Lab 2: Classes with Graphics
Due: Thursday, Feb. 4, 11:59pm
This lab will give you practice with four things:
This will help to prepare you for the next homework assignment, which is also graphics-based and requires you to write several classes from scratch.
Because this lab uses classes that display themselves, you will get immediate visual feedback about how your code is functioning. However, the detailed setup for a graphical program is somewhat complex and not particularly relevant to the goals above. Therefore we are starting you off with a working program that prepares the window environment before displaying a series of objects: CircleApp.java. You will not have to modify this program at all, except to add commands to display the additional objects that you will create. For this lab, it is not necessary to understand exactly what is happening in the prewritten code. We will cover this material at a later time.
You will also be provided with two example classes, JCircle and JColorCircle. Both are subclasses of JComponent, which makes them suitable for display in a window environment. JCircle has a single field diameter that describes the size of the circle. It also has a constructor and a pair of accessors and manipulators. These are set up in terms of radius rather than diameter -- to show you how using the accessor/manipulator paradigm combined with private fields allows you to separate the public interface of your class (everything expressed in terms of radius) with the internal implementation (expressed in terms of diameter). There are times when this can be extremely useful.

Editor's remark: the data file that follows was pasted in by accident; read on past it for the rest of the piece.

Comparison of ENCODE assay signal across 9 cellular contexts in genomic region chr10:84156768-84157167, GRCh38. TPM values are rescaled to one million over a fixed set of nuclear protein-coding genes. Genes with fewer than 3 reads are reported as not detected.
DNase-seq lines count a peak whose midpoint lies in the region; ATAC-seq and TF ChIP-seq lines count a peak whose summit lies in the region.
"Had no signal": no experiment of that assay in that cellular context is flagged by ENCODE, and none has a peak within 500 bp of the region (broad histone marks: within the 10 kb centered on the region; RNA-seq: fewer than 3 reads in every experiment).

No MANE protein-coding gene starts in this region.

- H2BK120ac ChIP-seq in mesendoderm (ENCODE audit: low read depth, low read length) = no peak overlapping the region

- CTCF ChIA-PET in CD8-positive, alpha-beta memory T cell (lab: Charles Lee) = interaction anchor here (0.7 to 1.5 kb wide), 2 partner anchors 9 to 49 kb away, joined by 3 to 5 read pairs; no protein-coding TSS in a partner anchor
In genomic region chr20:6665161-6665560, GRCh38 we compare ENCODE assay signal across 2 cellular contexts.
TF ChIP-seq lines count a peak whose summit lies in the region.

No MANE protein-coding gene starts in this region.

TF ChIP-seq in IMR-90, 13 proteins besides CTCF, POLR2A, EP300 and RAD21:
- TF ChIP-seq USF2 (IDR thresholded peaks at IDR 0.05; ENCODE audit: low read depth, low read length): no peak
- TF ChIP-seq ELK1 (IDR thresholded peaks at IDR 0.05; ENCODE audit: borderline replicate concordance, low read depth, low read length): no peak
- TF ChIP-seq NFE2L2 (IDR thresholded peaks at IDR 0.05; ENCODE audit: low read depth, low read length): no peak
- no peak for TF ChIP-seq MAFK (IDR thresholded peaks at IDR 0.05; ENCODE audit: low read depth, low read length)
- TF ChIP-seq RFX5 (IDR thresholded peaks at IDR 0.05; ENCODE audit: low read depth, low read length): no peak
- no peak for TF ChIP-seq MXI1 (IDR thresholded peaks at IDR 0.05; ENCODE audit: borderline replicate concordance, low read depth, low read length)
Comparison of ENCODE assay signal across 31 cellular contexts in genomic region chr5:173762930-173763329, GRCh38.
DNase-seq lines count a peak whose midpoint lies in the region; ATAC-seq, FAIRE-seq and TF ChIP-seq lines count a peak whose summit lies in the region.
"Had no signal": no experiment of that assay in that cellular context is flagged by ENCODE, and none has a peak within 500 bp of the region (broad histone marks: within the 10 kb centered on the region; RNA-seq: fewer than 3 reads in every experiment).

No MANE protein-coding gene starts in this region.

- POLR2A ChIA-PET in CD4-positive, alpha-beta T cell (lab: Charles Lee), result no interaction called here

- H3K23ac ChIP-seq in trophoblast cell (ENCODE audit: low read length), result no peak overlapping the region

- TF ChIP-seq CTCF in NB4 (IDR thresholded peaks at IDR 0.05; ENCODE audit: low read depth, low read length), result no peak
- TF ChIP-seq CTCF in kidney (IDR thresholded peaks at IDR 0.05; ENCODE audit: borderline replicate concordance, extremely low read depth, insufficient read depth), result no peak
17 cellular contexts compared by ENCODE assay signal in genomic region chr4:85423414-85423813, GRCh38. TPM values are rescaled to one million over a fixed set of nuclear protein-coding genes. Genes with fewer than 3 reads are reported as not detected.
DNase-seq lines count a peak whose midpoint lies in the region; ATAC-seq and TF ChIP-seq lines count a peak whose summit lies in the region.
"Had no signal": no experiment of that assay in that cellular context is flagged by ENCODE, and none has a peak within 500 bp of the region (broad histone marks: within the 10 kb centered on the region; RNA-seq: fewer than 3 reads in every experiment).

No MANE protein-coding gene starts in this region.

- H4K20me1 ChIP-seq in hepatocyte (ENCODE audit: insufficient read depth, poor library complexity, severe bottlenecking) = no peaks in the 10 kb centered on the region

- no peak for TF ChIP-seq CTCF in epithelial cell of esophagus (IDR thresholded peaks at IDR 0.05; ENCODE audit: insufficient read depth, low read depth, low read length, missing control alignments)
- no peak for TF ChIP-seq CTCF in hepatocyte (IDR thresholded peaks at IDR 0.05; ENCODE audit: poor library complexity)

Here are the three starter files:
Graphics in Java
One of the AWT classes that we will need to work closely with is called Graphics. This is a software representation of a drawable region (i.e., the interior of a window). By calling methods of class Graphics, you can cause things to appear in the window. For example, you can draw lines, ovals, rectangles, text, etc. The area within the window is conceptualized as a 2D plane with origin at the upper left corner and an inverted y-axis (so down is positive). The program draws in the window sequentially, so the most recently drawn elements may cover up previously drawn ones. This will generally happen instantaneously, so that you will only see the final result.
Like JComponent, class Graphics is part of the package of Java classes called the Abstract Window Toolkit (AWT). You can look at the official Javadoc for Graphics to get an idea of what sorts of things you can do with it. We'll be learning more about other classes in the AWT soon.
These steps correspond to the TODO list in CircleApp.java.
You should take a screenshot (named screenshot.png) of your assembled set of windows once you are finished. Here is an example:
To turn in
Please submit the following files as lab2:
If you have more time, you may begin work on Homework 2.